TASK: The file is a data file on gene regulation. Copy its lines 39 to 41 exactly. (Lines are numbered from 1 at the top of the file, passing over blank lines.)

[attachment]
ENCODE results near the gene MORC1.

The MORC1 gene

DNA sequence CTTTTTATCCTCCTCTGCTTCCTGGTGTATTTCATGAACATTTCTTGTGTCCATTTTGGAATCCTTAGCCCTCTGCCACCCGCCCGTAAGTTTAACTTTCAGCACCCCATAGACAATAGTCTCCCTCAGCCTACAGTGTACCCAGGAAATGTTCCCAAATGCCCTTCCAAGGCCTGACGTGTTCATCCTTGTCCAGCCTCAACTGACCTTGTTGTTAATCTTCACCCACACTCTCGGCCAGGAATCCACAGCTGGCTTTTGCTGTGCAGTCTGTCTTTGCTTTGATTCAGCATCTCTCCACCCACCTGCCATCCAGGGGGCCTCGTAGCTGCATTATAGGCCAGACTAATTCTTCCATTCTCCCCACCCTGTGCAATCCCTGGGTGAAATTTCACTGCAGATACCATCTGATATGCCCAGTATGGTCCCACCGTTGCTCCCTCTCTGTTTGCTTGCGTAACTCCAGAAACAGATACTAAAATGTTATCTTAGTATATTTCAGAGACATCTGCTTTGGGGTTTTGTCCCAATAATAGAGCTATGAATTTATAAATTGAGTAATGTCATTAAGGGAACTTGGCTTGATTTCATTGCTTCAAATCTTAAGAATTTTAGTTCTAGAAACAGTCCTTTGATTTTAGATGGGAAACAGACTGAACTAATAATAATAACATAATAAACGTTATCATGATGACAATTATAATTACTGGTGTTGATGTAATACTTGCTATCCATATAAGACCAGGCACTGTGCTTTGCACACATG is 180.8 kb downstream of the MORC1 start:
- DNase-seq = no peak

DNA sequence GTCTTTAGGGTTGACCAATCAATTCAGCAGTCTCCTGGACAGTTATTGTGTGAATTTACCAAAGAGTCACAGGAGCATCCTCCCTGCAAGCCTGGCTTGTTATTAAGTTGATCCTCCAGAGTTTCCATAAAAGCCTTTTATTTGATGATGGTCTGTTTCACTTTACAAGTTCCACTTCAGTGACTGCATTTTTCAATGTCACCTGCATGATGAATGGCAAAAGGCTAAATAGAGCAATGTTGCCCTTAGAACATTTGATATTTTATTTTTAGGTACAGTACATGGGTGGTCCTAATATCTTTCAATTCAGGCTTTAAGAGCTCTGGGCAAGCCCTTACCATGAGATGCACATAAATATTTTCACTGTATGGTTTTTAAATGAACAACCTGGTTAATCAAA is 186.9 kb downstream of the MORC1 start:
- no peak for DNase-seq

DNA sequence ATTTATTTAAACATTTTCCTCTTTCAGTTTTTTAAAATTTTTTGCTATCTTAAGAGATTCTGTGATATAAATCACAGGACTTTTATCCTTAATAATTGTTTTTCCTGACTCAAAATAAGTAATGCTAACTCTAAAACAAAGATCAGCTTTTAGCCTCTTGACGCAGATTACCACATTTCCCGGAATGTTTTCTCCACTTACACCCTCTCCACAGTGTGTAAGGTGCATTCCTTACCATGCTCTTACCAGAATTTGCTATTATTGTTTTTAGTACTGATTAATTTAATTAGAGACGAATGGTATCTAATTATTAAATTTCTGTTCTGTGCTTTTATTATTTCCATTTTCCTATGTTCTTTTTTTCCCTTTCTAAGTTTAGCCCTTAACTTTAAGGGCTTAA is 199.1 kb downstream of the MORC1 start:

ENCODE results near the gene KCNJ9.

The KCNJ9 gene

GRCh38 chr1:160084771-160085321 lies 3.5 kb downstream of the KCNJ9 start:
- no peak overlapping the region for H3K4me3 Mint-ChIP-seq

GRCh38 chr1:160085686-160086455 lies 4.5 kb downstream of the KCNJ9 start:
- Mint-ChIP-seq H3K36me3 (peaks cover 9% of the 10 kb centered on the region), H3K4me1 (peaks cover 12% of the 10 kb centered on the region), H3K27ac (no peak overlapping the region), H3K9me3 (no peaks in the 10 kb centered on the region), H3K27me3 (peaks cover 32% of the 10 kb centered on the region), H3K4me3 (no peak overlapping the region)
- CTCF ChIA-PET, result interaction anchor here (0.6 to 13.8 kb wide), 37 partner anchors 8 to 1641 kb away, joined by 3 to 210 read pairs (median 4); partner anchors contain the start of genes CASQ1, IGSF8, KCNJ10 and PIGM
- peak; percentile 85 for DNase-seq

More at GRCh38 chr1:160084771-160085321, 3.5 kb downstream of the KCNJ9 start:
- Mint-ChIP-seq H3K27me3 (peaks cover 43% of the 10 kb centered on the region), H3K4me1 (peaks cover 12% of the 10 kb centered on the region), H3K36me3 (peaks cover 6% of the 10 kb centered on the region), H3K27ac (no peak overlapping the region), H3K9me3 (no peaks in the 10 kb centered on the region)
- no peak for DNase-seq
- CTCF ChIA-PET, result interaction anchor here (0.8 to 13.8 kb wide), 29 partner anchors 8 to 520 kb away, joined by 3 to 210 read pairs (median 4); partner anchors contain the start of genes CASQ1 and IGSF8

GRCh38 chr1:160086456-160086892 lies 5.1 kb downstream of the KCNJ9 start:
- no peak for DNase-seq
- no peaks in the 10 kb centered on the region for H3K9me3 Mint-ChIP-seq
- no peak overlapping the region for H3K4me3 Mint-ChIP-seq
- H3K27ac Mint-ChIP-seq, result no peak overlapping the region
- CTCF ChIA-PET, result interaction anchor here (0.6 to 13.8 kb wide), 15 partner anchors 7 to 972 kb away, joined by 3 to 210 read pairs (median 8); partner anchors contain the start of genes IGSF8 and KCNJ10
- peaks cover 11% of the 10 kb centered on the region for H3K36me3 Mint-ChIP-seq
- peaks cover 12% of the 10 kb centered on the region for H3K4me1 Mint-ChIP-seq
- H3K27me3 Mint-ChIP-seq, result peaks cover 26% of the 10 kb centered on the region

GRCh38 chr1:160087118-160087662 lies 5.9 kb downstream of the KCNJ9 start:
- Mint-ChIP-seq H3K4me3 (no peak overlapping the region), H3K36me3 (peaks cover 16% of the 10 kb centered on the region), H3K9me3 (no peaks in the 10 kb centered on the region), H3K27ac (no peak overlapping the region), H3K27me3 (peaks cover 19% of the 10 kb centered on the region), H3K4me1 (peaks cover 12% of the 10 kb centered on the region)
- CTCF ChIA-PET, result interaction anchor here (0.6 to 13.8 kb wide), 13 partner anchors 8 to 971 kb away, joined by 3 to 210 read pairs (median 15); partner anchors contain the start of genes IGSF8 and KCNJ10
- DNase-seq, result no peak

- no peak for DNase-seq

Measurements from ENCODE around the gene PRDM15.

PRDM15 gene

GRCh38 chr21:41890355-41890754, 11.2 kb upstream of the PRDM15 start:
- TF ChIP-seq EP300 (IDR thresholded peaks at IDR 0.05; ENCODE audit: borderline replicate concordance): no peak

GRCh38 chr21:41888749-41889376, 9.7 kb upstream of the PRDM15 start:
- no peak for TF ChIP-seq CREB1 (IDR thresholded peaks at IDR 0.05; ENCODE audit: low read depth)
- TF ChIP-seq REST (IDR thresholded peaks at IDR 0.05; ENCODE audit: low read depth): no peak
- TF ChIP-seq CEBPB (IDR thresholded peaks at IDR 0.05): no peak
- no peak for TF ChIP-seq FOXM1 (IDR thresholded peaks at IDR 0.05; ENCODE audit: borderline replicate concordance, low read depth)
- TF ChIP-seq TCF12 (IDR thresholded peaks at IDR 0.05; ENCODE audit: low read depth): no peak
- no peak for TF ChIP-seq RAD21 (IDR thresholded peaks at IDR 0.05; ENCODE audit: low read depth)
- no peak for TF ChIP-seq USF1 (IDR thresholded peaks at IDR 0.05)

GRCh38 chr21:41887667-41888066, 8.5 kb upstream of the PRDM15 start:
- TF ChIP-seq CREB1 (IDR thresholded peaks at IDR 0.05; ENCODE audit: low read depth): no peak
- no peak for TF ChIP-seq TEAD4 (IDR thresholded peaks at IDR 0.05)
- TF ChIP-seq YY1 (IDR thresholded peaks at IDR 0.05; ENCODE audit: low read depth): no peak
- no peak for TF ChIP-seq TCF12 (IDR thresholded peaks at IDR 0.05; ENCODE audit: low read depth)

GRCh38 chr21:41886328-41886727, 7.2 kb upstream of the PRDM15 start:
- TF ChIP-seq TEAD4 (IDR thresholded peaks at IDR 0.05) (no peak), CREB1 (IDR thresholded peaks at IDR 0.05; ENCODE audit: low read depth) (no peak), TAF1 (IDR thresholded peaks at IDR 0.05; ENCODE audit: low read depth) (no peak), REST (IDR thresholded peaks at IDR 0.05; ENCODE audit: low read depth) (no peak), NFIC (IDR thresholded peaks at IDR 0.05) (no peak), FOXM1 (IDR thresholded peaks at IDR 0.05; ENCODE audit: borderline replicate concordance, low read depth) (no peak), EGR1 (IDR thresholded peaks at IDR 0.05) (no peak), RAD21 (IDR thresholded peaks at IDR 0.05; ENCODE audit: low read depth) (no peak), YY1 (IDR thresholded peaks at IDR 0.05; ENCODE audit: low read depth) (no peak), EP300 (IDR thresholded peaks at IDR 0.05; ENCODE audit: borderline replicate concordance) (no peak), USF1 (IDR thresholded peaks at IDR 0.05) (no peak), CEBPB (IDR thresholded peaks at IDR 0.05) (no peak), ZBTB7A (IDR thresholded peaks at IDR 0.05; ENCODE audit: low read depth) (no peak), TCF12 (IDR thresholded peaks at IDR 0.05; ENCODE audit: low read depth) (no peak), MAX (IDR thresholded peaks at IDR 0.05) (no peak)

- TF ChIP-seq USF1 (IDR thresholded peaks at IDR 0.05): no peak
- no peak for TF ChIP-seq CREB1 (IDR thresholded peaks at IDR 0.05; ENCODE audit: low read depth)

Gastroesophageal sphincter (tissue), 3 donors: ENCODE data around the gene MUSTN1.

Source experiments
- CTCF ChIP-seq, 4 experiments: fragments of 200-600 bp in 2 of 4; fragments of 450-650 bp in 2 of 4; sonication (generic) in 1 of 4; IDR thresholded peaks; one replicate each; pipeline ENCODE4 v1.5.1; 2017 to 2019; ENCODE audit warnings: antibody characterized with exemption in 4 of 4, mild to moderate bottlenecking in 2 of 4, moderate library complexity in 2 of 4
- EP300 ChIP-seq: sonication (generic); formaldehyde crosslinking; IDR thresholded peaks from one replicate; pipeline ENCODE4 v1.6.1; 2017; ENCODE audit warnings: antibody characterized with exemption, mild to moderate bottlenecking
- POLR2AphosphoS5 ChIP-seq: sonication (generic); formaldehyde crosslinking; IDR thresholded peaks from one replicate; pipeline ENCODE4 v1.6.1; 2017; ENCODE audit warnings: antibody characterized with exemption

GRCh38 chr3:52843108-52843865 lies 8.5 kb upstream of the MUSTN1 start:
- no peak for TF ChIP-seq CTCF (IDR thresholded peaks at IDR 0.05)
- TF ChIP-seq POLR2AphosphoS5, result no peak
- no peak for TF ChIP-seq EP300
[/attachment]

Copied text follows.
- no peak for TF ChIP-seq CREB1 (IDR thresholded peaks at IDR 0.05; ENCODE audit: low read depth)
- TF ChIP-seq REST (IDR thresholded peaks at IDR 0.05; ENCODE audit: low read depth): no peak
- TF ChIP-seq CEBPB (IDR thresholded peaks at IDR 0.05): no peak